Sperm whale habitat preference is still poorly known in the Mediterranean, despite the population being classified as ‘Endangered’ by the IUCN. Techniques to make the best use of various data sources are important in improving this situation. This work provides a detailed evaluation of sperm whale distribution and habitat use around the Balearic Islands using a novel analytical framework that combines transect and follow data while accounting for any autocorrelation present. During dedicated research cruises(2003-2008),sperm whales were located by listening at regular intervals along a search track, and subsequently followed acoustically.Sperm whales were encountered 56 times and followed for periods ranging from a few hours to three days. Logistic Generalized Additive Models were used to model the probability of whale presence across the study area as a function of environmental variables, and Generalized Estimating Equations were used to account for autocorrelation. The results suggest that sperm whales do not use the region uniformly, and that topography plays a key role in shaping their distribution.Moreover, single individuals were found to use the habitat differently from groups. This segregation appeared to be driven by water temperature and might reflect different needs or intraspecific competition. By shedding light on sperm whale habitat preference in such a critical area, this study represents an important step towards the implementation of conservation measures for this population.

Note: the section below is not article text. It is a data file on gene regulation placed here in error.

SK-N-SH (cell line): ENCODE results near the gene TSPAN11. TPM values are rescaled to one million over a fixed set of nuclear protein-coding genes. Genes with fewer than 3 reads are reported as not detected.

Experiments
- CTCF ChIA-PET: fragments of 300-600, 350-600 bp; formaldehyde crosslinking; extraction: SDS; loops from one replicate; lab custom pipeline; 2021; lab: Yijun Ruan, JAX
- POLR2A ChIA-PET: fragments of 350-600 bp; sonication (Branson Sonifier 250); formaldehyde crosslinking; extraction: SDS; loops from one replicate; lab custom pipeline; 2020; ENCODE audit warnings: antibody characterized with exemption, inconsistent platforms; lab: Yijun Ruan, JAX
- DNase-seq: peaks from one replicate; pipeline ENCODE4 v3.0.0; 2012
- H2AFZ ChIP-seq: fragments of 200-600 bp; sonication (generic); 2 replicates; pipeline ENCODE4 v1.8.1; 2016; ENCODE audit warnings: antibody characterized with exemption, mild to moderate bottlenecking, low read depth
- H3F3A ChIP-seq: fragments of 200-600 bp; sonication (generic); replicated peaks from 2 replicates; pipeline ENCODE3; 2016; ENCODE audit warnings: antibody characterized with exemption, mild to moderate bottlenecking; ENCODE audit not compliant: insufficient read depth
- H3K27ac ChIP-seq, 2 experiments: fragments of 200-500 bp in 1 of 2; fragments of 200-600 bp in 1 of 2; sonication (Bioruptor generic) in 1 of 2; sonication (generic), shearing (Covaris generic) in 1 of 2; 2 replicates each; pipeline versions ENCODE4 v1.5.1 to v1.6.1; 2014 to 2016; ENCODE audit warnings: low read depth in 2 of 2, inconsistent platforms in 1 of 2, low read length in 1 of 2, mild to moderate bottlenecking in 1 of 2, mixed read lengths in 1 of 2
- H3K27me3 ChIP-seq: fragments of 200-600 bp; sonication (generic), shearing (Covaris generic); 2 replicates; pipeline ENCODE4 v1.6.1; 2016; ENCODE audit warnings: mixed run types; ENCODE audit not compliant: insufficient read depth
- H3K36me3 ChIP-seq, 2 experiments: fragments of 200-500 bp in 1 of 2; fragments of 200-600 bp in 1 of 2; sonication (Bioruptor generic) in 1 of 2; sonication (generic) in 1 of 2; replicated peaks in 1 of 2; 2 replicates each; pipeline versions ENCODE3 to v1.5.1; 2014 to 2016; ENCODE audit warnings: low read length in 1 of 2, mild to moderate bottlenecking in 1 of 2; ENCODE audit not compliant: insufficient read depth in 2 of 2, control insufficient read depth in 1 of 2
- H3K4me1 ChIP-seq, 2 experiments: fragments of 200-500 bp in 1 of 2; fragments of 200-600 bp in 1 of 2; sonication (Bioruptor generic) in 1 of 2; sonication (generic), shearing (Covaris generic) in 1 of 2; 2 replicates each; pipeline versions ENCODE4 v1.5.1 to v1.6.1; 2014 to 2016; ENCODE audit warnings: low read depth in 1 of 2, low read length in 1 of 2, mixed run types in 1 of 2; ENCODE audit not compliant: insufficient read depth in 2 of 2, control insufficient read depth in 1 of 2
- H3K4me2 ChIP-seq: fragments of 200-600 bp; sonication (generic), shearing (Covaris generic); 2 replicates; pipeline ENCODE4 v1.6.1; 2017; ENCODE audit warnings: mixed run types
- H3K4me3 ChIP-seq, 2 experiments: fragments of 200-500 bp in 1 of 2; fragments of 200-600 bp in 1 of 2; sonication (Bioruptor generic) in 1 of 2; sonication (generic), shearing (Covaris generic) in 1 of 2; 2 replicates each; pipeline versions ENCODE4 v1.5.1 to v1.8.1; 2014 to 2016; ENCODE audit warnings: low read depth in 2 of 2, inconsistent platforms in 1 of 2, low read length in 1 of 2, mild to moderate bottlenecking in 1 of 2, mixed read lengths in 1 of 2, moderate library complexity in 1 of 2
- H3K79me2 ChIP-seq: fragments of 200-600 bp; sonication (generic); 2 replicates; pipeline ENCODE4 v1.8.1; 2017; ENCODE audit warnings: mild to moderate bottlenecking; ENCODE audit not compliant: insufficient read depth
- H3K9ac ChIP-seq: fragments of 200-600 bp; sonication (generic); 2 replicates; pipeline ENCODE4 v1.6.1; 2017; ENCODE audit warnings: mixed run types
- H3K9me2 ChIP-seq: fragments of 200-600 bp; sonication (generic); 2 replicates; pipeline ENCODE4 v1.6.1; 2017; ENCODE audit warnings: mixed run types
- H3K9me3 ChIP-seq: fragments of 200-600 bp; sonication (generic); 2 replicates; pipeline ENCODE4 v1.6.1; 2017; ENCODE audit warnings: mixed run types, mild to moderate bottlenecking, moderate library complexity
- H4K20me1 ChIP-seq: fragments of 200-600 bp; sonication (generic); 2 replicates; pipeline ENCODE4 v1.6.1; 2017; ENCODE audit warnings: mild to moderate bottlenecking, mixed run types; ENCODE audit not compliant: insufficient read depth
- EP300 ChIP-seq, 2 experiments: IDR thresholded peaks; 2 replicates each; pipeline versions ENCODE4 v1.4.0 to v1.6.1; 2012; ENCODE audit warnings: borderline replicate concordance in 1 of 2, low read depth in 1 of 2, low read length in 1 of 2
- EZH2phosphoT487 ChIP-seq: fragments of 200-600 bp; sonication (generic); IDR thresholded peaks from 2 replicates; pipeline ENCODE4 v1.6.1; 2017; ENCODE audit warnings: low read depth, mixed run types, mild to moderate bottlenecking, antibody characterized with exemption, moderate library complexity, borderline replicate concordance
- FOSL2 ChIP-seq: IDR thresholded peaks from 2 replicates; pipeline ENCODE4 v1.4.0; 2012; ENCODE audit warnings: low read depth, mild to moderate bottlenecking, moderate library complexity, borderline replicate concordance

Original languageEnglish
Pages (from-to)257-272
JournalMarine Ecology Progress Series
Publication statusPublished - 2011


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